Future journalists need knowledge as well as skills 2

There has always been a view in the journalism industry that journalism educators should really be producing a better class of word technician. We heard a little of that at the Journalism Education conference , from some members of the industry panel who reckoned that what they needed was future journalists expert in the Dickensian skills of shorthand and writing news copy designed for the telegraph.

I have heard worse. I remember a celebrated JEA conference on the Gold Coast , when the cadet trainer, as he was styled, from the Brisbane Courier Mail got up before us and said he’d looked at all the university journalism courses and in his words, “they are all bullshit”!

“Why are they bullshit?” he asked.

“Because they don’t teach spelling and punctuation!”

Now I cut my teeth as a journalist at Queensland Newspapers during the seventies, when that state’s Premier Bjelke Petersen was preaching law and order while taking brown paper bags full of bribes and promoting corrupt police.

At that time, the Courier Mail always had good spelling and punctuation. In fact, if you judged  the Courier on that criterion, it would have been a world class newspaper. But there’s a bit more, I think, to good journalism than spelling skills, which explains why for a decade, the Courier Mail ignored the political corruption flourishing in Queensland, failing the obvious public interest.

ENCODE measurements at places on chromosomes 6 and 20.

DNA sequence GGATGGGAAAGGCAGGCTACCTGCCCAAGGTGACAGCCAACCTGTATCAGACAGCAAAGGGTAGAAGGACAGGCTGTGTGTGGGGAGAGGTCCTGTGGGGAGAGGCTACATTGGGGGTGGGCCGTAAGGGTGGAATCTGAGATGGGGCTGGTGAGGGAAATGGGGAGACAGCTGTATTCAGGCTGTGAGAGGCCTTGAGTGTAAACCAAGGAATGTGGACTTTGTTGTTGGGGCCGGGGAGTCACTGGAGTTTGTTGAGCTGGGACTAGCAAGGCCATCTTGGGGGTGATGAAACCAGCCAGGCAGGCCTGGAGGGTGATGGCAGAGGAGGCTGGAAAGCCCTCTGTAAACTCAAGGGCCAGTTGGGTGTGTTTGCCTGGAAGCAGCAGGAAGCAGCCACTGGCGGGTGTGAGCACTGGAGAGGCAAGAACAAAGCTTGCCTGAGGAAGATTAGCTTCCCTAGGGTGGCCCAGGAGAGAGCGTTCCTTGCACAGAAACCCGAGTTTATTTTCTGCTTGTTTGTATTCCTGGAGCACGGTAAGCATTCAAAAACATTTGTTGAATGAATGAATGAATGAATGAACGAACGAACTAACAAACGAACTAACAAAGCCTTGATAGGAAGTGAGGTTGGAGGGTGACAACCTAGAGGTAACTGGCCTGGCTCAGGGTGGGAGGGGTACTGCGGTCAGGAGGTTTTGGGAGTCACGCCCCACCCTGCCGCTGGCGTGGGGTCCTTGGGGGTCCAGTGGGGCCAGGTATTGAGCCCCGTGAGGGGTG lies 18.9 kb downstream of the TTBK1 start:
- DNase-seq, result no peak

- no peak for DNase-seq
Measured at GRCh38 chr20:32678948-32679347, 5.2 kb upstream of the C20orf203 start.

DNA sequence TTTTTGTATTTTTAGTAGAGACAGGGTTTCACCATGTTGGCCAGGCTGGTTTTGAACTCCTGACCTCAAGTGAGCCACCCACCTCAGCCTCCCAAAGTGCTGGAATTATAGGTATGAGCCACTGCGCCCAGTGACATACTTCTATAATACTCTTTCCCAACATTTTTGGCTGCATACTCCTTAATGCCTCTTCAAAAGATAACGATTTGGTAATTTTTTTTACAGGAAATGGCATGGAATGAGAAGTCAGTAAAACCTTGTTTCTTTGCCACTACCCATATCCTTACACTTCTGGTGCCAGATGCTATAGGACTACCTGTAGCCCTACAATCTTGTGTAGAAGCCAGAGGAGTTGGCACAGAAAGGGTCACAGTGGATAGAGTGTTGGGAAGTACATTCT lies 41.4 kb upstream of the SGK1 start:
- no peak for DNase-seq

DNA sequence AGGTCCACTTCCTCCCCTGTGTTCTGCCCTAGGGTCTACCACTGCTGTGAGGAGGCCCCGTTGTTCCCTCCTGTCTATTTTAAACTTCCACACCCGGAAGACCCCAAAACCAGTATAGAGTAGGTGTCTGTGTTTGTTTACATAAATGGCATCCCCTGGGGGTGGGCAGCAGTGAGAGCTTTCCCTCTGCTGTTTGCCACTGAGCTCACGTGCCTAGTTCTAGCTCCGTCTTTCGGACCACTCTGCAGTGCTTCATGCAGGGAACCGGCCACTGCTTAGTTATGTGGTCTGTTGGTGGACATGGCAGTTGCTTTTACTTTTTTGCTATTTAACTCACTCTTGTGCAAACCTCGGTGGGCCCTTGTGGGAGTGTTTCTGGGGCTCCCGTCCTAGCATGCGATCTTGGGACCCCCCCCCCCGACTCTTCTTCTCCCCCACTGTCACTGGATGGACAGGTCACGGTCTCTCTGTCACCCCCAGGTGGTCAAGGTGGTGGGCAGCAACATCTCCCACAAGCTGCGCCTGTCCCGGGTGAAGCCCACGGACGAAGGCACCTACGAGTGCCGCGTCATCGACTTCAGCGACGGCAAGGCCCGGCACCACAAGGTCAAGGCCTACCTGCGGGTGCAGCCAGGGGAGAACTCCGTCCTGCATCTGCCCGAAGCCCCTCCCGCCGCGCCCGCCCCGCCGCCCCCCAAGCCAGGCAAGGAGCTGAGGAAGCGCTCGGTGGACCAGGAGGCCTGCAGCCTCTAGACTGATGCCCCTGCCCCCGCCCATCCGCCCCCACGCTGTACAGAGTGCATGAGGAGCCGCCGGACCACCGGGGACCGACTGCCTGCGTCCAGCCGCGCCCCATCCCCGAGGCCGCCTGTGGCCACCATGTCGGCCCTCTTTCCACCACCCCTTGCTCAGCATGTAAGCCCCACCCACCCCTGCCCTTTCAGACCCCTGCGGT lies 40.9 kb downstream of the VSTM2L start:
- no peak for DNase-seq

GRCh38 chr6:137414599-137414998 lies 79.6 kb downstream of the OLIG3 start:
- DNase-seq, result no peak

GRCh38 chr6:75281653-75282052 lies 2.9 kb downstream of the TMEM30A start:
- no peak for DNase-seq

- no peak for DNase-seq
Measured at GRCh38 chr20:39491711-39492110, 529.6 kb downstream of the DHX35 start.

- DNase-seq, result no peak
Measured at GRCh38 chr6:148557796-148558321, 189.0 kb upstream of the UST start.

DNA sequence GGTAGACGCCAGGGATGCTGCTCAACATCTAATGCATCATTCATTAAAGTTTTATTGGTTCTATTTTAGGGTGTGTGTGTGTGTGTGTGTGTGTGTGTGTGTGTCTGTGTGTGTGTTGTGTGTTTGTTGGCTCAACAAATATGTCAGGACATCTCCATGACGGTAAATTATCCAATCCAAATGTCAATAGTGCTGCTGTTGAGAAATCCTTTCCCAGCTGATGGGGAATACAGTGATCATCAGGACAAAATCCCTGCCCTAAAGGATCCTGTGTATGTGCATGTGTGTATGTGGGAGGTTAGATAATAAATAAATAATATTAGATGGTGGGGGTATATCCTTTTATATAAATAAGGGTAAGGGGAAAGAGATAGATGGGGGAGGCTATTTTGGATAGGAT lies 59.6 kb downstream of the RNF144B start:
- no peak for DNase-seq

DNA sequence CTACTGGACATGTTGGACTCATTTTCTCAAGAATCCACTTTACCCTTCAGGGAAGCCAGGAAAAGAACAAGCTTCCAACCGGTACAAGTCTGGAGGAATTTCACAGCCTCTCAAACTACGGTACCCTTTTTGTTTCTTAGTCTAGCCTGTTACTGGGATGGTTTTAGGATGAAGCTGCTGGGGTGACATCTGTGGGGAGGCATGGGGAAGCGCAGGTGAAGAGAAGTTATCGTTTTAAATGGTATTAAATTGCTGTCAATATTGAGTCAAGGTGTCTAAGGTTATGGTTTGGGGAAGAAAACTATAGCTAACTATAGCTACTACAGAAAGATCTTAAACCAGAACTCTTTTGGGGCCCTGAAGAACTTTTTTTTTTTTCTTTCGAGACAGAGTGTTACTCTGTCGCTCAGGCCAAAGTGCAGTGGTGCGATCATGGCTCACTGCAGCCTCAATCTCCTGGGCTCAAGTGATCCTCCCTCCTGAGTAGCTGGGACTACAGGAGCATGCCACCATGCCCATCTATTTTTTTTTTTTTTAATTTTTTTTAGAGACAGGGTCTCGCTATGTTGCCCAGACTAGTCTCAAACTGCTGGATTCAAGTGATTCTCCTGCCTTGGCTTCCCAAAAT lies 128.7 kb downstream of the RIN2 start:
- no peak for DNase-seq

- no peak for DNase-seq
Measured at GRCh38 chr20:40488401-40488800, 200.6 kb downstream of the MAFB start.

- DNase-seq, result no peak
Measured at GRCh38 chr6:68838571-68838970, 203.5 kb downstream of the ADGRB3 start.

So I was comforted yesterday to hear at least one industry speaker taking a wider view.  He praised the skills and knowledge of recent journalism graduates. “If industry was getting the wrong answers from entry level applicants, maybe it was asking the wrong questions!”

Martin Hirst, whose new book we launched today, has never been afraid to ask what he believes are the right questions; from back in his days covering politics when he realised that there was more to journalism than accurately reporting the daily press releases repeated ad nauseum by our national Punch and Judy show. Later he took the same approach as a journalism educator, resulting in the famous conference confrontation with the celebrated anti-journalist, John Hartley. As a distinguished cultural studies professor, John Hartley is not used to having his occasionally bizarre theories about what journalists do, questioned by journalists who have actually done it.

Martin, now Dr Martin Hirst, an Associate Professor of Journalism at Auckland University of Technology, is still seeking uncomfortable truths by asking the larger questions.

His new book, Journalism 2.0, asks whether journalism can survive the internet.  He notes the way that industry leaders like Rupert Murdoch have addressed the technological  challenges by treating news as a commodity to be sold from behind paywalls. Hirst judged that a journalism industry which demanded compliant word technicians to make short term solutions to protect long term profits, was not acting in the public interest.

Meanwhile ,  he was pragmatic enough to see the flaws behind the promise in citizen journalism. While the net allows almost everyone to twitter at will, not everybody has the skills, knowledge, integrity and guts to identify and try to answer the really difficult questions. Martin dismisses these well meaning people as what he calls, “ the digital optimists”.



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